In any case, you still get about 1,000 Quake levels on each CD, which should be enough to keep you going until ClickBOOM decide to release a PPC version. Although they haven't been unzipped like the levels on our CDs, you certainly get a lot more of them in one place this way.

You may also find these CDs a little hard to get hold of if you aren't on the net, but I'm sure that if you are, and you play Quake, you already know of the Team GoiGoi website.

On a Mission

Quake Mission Pack 1: Scourge of Armagon logo Quake Mission Pack 2: Dissolution of Eternity logo

Another couple of things Alive Mediasoft are offering that are worth considering are the Mission Packs.

Mission Pack 1 gives you another 15 levels to work through, though this time in a linear fashion so you don't have the choice of which episode you'd like to start, leading you to a showdown with the game's final Boss (Armagon, apparently).

There are a couple of new baddies to fight, including the rather nasty scorpion things which have double nailguns for pincers, plus a whole load of new weapons to play around with. You've also got the ability to summon up slave creatures which go around attacking any enemy monsters you happen to blunder into. Though this isn't entirely new, it is cool. There are a couple of new game effects that are worth pointing out too, including the falling rocks and boulders.

The graphics for Mission Pack 1 are a little dodgy though. The game looks terribly washed out when you use its defaults and it can take some playing around with to get it looking half decent.

Mission Pack 2 is much better. Here everything looks much brighter and better. Again, you're taken through the game's 15 levels in a linear fashion (though the levels are split into two episodes) and there's a whole load of new weapons to play around with. These include multi-grenades and multi-rockets, which are fired as normal but then split up into multiple explosions.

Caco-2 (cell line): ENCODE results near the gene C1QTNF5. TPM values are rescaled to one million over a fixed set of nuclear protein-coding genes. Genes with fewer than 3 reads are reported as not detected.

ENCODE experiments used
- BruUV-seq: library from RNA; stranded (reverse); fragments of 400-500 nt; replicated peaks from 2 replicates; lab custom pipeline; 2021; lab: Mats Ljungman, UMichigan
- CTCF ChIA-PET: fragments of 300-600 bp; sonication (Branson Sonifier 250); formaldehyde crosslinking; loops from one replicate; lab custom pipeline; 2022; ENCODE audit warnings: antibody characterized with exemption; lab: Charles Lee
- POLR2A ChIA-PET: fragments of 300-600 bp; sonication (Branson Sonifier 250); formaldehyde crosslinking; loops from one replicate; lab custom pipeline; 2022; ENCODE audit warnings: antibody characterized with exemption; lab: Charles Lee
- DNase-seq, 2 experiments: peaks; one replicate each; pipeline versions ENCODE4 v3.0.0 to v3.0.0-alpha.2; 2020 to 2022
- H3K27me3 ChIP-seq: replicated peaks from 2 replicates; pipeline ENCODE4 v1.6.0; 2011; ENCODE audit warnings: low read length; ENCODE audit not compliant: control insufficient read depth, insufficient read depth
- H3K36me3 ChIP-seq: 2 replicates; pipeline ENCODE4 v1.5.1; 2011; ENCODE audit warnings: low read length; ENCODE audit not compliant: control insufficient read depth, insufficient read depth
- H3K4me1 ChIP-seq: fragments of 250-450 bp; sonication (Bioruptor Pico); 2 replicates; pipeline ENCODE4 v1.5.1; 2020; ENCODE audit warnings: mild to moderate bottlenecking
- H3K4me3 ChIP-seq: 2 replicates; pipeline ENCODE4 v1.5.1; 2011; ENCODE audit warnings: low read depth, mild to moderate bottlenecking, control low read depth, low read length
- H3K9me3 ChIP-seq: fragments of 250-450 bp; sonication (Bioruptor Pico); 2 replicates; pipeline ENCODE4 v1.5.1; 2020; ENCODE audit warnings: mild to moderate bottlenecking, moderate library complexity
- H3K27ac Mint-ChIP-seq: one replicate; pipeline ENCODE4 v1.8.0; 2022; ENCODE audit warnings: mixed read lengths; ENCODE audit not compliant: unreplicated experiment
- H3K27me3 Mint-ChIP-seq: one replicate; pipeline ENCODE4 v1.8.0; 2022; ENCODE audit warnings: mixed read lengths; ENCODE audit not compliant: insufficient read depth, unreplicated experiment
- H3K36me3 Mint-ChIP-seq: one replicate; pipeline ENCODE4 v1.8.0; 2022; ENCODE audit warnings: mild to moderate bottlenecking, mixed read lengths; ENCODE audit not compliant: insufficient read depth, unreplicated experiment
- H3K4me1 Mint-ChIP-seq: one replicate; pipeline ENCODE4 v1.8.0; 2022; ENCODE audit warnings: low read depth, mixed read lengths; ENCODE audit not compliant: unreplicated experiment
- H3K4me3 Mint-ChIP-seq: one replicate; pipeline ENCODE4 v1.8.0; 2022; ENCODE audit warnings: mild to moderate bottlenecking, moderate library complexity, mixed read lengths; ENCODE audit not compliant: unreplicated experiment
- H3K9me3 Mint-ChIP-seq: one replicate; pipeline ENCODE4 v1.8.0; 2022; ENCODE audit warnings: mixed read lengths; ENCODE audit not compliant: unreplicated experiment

On the down side, the new monsters you're facing also have access to these weapons so don't expect life to be easy. In fact, of all the Quake add-ons rounded up here, Mission Pack 2 is the hardest and that's because it was designed to be like that. Even if you always play on Easy (ahem), then be prepared for plenty of saving!

As with all of these Quake extras, and Quake itself for that matter, you're missing out on a lot of fun if you're not able to get online and play against others. Sadly, this does mean the majority of Amiga users are going to miss out on a huge slice of the pie, but the nibbles the one-player levels offer are enough of a feast to keep you full up if Quake's your particular dish, which it most definitely will be.

Quake Mission Pack 1: Scourge of Armagon logo

Price: £9.99   Available from: Weird Science   +44 (0)116 2463800

That notorious Quake-head, Mat Bettinson, puts on his ultra violent shoes once again to try out another Quake add-on.

The first official id Software Quake Mission pack also works a treat for Amiga Quake, hoorah! This add-on pack provides a whole new set of missions to play in conjunction with extra deathmatch levels, monsters and of course weapons. The single-player game of Quake itslf isn't the fantastic experience it could be, but the Scourge of Armagon remedies that nicely.

Three extra episodes sport some of the best Quake level design seen yet. In fact this mission pack is still generally regarded as superior to the second mission pack. Usage of circular/spinning objects and some other architectural firsts adds to the complexity and believability of the landscapes.

The three extra weapons are well thought, the first being the proximity mine layer. This is a second mode of the grenade launcher that places a dormant mine on the floor. Anyone or anything foolish enough to come too close will be rewarded with blast damage similar to a regular grenade.

Proximity mines unsurprisingly come into their own in multiplayer deathmatches.

Impressive careening
The second new weapon, and my favourite, is the laser cannon. This handy device unleashes rapid fire bolts of crimson laser fire, which is bad enough, but they also bounce off walls.

In tight corridors and other tight spots the shots careen impressively from all angles ensuring a good few land home but care must be taken not to hit yourself with the rebounds. The weapon also doubles as a very effective long range weapon which can do extremely great damage to a target at any range.